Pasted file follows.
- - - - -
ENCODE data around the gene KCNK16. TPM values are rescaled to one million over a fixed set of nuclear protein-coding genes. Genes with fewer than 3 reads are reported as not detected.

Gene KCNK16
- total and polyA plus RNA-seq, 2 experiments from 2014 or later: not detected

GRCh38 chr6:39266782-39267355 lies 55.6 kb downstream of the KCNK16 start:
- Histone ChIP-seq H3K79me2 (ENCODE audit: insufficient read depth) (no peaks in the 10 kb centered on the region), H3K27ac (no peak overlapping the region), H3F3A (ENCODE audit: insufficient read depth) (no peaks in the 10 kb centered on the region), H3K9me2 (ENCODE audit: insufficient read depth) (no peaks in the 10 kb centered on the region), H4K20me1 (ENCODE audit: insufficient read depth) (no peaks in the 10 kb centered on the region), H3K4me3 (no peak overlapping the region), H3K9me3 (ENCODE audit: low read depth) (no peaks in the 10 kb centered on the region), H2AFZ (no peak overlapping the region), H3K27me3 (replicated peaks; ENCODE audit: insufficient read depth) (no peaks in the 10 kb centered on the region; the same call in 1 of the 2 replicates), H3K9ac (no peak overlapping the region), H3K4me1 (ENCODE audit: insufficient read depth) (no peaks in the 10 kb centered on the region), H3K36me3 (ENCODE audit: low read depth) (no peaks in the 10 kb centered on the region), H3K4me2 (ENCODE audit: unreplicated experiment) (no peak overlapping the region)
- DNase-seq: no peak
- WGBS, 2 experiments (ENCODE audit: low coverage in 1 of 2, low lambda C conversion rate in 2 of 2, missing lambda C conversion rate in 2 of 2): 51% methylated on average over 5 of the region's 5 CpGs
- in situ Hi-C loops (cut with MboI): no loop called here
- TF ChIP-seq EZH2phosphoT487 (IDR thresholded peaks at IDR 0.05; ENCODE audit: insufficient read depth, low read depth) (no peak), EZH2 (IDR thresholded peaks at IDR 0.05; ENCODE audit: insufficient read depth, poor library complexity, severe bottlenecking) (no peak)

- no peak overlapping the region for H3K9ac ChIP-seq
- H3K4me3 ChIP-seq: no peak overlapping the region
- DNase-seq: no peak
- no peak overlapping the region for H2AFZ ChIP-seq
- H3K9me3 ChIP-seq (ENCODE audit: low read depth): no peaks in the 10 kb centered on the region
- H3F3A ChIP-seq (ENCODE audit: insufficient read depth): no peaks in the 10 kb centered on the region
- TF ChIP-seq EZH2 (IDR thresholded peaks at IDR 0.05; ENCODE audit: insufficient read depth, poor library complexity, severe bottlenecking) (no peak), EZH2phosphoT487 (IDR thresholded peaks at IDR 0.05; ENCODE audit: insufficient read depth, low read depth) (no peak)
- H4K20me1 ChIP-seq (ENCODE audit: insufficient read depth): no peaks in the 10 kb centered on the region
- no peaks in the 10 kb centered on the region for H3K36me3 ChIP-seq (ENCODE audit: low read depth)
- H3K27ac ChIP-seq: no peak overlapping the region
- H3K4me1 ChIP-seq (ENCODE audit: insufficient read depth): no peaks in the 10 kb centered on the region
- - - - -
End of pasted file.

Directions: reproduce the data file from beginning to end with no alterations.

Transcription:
ENCODE data around the gene KCNK16. TPM values are rescaled to one million over a fixed set of nuclear protein-coding genes. Genes with fewer than 3 reads are reported as not detected.

Gene KCNK16
- total and polyA plus RNA-seq, 2 experiments from 2014 or later: not detected

GRCh38 chr6:39266782-39267355 lies 55.6 kb downstream of the KCNK16 start:
- Histone ChIP-seq H3K79me2 (ENCODE audit: insufficient read depth) (no peaks in the 10 kb centered on the region), H3K27ac (no peak overlapping the region), H3F3A (ENCODE audit: insufficient read depth) (no peaks in the 10 kb centered on the region), H3K9me2 (ENCODE audit: insufficient read depth) (no peaks in the 10 kb centered on the region), H4K20me1 (ENCODE audit: insufficient read depth) (no peaks in the 10 kb centered on the region), H3K4me3 (no peak overlapping the region), H3K9me3 (ENCODE audit: low read depth) (no peaks in the 10 kb centered on the region), H2AFZ (no peak overlapping the region), H3K27me3 (replicated peaks; ENCODE audit: insufficient read depth) (no peaks in the 10 kb centered on the region; the same call in 1 of the 2 replicates), H3K9ac (no peak overlapping the region), H3K4me1 (ENCODE audit: insufficient read depth) (no peaks in the 10 kb centered on the region), H3K36me3 (ENCODE audit: low read depth) (no peaks in the 10 kb centered on the region), H3K4me2 (ENCODE audit: unreplicated experiment) (no peak overlapping the region)
- DNase-seq: no peak
- WGBS, 2 experiments (ENCODE audit: low coverage in 1 of 2, low lambda C conversion rate in 2 of 2, missing lambda C conversion rate in 2 of 2): 51% methylated on average over 5 of the region's 5 CpGs
- in situ Hi-C loops (cut with MboI): no loop called here
- TF ChIP-seq EZH2phosphoT487 (IDR thresholded peaks at IDR 0.05; ENCODE audit: insufficient read depth, low read depth) (no peak), EZH2 (IDR thresholded peaks at IDR 0.05; ENCODE audit: insufficient read depth, poor library complexity, severe bottlenecking) (no peak)

- no peak overlapping the region for H3K9ac ChIP-seq
- H3K4me3 ChIP-seq: no peak overlapping the region
- DNase-seq: no peak
- no peak overlapping the region for H2AFZ ChIP-seq
- H3K9me3 ChIP-seq (ENCODE audit: low read depth): no peaks in the 10 kb centered on the region
- H3F3A ChIP-seq (ENCODE audit: insufficient read depth): no peaks in the 10 kb centered on the region
- TF ChIP-seq EZH2 (IDR thresholded peaks at IDR 0.05; ENCODE audit: insufficient read depth, poor library complexity, severe bottlenecking) (no peak), EZH2phosphoT487 (IDR thresholded peaks at IDR 0.05; ENCODE audit: insufficient read depth, low read depth) (no peak)
- H4K20me1 ChIP-seq (ENCODE audit: insufficient read depth): no peaks in the 10 kb centered on the region
- no peaks in the 10 kb centered on the region for H3K36me3 ChIP-seq (ENCODE audit: low read depth)
- H3K27ac ChIP-seq: no peak overlapping the region
- H3K4me1 ChIP-seq (ENCODE audit: insufficient read depth): no peaks in the 10 kb centered on the region